Overall, our family is very pleased with the experience. The kids do get annoyed sometimes when the filter gets a bit over ambitious on the Pinterest posts (almost anything with any sort of skin gets blocked – i.e. cute bracelets and ring photos). But I’d rather have it error on that side than the alternative.

Family Safety does an admirable job of filtering out all the bad stuff the Internet has to offer. It provides a number of “levels” of filtering, as well as a very comprehensive reporting tool listing everything your kids visit online. It’s cloud based, which lets you log on from any computer to check on things, and it even has tools to set time limits and such for each child.

And my favorite feature: it’s FREE! Yeah, I’m geeky and cheap.

Click here to learn all the details of Windows Family Safety, including how to install it on your computers.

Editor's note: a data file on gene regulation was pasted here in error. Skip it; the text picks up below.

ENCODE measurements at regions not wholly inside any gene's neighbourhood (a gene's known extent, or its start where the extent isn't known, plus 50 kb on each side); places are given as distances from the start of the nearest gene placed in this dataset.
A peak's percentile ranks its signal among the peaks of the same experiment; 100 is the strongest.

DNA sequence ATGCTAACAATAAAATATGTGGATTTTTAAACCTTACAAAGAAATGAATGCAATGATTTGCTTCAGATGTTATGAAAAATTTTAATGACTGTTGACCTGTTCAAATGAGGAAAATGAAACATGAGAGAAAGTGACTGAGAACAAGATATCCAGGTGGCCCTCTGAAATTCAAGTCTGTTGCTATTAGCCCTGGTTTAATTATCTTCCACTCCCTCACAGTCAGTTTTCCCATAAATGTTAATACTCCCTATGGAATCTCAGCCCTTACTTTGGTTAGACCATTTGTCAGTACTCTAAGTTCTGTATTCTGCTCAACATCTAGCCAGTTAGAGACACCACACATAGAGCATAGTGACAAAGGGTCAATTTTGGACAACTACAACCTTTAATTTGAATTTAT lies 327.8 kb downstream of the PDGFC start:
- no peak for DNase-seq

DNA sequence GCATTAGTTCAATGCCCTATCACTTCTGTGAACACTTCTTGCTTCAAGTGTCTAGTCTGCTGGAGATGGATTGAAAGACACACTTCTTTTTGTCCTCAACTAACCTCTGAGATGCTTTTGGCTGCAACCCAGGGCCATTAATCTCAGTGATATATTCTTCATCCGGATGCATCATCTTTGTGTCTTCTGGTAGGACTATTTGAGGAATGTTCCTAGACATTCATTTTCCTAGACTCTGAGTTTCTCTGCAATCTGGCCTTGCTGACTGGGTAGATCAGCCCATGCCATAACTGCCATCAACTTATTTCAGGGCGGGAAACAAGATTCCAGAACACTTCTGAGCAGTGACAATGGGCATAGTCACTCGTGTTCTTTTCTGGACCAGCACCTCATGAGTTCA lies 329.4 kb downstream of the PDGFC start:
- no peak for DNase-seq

NOTE: This only helps protect your kid’s computers.  Don’t forget about the rest of your Internet-enabled devices.  Read this post for more details on DNS Filters for your Internet router, and this post for more info on locking up your iPhones, iPods, and iPads.

And don’t be shy, please share this with other parents so they can learn how to better protect their kids from the nasty underbelly of the Internet.

Tagged , , , , , , , , , ,

I Almost Cut The Cord


Slowly but surely our family has been weaning itself from our DirecTV subscription. We bought an AppleTV and a Roku (and will inevitably get a Chromecast, because I’m just geeky like that). Our Wii system streams NetFlix, and our iPads, Kindle, and laptops all serve as personal video players. There is no shortage of ways for us to zone out to mindless television (a popular family vice).

So, I finally got around to calling DirecTV to see if my contract was up. What I learned is that they REALLY don’t want to lose customers. So much so that they cut my bill from $89/mo to $51/mo. They even tossed in additional free programming, all without entering a new contract. 3 minutes after sitting on hold for 15, I had aggressively cut into the cord, but pulled back just before slicing all the way through.